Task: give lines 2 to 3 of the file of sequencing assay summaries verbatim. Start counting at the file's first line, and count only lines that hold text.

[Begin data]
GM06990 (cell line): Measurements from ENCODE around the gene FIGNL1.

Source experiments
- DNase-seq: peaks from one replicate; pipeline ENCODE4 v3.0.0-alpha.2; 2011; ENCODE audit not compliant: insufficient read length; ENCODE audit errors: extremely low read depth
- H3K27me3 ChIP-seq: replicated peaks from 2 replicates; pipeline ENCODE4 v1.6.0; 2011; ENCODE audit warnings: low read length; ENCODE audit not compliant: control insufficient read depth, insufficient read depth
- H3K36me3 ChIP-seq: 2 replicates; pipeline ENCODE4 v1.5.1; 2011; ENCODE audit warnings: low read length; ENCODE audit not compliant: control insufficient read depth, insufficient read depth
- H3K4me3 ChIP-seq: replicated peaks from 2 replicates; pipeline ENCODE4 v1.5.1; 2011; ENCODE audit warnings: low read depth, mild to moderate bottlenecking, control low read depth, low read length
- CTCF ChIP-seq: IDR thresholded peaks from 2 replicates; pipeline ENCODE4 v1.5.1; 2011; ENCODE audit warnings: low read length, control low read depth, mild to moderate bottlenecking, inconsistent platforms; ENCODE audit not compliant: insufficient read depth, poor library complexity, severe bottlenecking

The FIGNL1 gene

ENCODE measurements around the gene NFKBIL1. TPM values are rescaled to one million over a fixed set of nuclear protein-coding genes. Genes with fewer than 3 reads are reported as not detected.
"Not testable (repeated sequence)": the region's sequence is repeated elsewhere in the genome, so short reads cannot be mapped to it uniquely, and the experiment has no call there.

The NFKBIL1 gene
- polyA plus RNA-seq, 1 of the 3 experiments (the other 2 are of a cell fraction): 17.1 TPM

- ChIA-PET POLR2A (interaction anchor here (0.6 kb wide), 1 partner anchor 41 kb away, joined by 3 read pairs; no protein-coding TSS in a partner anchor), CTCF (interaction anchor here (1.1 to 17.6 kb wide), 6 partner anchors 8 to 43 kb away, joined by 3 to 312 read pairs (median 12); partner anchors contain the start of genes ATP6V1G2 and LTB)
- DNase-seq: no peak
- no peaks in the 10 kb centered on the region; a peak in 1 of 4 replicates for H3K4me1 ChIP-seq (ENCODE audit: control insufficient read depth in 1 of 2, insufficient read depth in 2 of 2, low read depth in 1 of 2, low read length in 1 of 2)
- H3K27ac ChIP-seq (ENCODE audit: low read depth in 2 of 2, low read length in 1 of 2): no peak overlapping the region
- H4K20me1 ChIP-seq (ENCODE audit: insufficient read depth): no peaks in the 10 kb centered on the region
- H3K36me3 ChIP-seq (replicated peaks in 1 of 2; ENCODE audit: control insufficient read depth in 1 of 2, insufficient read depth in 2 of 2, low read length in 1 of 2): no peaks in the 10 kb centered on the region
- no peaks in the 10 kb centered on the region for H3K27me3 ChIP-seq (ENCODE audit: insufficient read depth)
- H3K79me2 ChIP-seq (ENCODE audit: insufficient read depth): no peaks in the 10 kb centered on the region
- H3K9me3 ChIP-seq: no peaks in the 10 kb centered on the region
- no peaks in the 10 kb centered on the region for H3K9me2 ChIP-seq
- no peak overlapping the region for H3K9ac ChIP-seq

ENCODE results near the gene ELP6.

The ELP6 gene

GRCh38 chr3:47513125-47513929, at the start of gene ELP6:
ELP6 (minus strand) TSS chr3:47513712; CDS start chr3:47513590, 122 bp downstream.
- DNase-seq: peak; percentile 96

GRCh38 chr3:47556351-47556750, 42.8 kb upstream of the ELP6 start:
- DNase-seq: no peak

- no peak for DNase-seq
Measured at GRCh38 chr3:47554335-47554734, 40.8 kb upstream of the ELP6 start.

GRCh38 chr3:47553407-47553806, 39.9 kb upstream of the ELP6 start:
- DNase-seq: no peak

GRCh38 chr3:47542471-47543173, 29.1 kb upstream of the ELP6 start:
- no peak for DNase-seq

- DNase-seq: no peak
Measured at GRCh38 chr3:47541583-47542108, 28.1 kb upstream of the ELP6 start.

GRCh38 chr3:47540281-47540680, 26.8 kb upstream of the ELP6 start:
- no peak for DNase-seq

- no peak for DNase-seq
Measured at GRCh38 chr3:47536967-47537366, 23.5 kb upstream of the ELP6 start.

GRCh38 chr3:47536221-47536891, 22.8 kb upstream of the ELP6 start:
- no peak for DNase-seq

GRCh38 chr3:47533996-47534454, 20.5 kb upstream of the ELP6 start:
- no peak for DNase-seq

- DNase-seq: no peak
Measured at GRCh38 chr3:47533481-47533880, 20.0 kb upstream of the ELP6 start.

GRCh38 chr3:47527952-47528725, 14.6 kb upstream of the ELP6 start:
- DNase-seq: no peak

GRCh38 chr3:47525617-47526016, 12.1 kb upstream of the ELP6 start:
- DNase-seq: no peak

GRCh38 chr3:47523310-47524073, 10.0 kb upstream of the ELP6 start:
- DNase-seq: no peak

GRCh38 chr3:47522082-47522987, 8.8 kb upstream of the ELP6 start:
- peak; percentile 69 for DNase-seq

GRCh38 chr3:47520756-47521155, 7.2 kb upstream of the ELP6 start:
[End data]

Source experiments
- DNase-seq: peaks from one replicate; pipeline ENCODE4 v3.0.0-alpha.2; 2011; ENCODE audit not compliant: insufficient read length; ENCODE audit errors: extremely low read depth